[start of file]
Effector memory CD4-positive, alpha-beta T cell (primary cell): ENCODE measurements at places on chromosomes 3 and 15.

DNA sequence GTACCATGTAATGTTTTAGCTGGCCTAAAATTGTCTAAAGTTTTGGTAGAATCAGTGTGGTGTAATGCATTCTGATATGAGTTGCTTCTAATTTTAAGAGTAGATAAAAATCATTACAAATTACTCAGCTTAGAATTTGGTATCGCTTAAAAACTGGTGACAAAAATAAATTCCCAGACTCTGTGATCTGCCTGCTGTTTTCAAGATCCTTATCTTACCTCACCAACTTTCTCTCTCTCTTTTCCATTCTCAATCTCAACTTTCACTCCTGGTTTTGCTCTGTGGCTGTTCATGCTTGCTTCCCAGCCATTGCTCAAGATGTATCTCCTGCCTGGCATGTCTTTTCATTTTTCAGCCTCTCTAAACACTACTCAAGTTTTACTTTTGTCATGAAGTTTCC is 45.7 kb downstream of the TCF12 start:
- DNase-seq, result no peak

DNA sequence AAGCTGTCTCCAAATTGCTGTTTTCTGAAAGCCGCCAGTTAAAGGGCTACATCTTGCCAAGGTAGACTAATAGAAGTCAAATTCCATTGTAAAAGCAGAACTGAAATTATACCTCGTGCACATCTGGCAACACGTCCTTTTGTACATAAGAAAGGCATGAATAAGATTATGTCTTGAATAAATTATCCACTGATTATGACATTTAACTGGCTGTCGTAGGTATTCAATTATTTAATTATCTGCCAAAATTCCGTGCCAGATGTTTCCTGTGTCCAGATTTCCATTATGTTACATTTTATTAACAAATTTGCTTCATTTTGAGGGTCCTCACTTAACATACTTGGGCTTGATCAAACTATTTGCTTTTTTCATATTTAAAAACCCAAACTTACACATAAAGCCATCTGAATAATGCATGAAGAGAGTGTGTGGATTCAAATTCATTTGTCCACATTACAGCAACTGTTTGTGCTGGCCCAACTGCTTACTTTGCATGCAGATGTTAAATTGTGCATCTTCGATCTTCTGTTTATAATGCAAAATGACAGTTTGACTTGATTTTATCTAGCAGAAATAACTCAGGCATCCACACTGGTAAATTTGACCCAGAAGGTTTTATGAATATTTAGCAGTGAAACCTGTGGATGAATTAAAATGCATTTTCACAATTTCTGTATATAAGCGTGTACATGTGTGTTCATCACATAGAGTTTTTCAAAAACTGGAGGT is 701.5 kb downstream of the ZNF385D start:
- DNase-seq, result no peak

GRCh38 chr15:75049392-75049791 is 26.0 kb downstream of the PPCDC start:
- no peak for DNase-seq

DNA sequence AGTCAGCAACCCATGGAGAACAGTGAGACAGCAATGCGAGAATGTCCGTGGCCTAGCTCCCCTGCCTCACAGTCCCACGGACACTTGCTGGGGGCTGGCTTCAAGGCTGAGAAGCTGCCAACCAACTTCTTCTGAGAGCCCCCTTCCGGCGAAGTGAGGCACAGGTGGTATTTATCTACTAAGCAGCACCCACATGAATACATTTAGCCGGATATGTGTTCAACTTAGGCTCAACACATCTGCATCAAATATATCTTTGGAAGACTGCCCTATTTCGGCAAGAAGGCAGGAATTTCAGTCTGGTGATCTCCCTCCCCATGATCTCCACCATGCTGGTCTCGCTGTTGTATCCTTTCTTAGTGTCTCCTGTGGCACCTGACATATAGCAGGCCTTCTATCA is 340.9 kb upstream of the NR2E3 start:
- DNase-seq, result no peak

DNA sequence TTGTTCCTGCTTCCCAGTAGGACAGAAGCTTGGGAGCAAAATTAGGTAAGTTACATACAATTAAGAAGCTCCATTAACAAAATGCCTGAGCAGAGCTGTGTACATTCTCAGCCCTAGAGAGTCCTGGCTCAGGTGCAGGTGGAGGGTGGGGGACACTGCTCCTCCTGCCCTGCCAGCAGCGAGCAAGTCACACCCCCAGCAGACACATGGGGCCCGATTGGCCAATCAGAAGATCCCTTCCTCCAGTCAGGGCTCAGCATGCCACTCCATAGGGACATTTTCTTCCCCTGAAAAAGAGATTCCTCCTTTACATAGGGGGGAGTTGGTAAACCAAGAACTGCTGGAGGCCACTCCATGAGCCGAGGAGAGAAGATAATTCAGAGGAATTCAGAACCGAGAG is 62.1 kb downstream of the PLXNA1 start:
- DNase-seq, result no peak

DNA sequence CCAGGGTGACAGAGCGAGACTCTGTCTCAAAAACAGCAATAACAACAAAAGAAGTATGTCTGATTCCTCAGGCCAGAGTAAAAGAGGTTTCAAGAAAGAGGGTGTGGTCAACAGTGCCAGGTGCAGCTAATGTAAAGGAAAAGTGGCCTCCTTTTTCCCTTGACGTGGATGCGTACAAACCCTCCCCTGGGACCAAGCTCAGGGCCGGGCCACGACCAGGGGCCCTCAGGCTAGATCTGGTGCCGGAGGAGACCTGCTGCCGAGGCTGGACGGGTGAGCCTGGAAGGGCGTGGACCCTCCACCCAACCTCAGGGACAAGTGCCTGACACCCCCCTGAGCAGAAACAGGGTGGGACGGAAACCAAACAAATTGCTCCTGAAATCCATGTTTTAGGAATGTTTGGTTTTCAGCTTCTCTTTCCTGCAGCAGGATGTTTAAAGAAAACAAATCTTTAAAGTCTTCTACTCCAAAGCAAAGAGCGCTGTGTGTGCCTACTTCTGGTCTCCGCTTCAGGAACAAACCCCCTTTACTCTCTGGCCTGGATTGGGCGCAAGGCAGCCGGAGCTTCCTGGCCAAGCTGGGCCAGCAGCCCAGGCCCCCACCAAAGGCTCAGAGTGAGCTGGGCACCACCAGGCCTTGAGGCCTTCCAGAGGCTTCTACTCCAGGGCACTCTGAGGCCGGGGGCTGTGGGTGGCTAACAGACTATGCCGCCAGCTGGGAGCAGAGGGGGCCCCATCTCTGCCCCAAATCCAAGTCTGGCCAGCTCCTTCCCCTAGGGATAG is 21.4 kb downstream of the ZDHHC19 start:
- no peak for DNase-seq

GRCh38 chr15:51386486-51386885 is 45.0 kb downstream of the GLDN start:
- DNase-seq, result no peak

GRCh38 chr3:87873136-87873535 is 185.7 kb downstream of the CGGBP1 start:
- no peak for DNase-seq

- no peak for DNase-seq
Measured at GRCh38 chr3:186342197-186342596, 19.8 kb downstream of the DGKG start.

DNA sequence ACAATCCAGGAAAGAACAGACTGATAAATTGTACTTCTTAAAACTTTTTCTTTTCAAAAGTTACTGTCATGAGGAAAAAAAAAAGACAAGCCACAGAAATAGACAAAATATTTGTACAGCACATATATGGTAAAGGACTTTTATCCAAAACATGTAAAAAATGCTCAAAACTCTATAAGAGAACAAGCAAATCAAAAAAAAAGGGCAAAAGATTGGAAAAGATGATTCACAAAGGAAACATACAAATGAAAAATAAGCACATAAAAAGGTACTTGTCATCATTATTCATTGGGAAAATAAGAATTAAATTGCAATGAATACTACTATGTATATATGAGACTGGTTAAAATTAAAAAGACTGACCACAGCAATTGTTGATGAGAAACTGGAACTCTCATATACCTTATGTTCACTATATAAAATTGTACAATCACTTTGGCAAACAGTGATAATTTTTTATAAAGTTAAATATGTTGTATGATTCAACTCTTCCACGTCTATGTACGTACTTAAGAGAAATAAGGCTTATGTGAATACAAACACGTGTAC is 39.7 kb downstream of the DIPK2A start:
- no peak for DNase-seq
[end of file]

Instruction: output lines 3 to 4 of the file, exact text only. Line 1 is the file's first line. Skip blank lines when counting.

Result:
- DNase-seq, result no peak

DNA sequence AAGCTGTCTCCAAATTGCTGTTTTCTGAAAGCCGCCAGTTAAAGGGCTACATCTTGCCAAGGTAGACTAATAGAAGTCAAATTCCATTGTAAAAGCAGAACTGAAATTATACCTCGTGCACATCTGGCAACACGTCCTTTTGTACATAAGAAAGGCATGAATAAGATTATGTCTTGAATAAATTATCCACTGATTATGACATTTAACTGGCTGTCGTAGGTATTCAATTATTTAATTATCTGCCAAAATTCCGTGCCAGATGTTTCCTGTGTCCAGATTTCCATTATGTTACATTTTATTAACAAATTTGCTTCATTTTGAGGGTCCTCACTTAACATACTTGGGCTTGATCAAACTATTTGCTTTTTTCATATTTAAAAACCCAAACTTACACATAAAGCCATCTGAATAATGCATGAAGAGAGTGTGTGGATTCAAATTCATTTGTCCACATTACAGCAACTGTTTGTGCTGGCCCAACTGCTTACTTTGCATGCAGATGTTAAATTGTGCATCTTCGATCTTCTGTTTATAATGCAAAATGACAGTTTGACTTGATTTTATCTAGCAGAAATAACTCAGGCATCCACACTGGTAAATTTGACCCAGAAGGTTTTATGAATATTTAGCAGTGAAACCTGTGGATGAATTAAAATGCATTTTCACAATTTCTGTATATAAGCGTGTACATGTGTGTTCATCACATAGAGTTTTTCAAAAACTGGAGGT is 701.5 kb downstream of the ZNF385D start: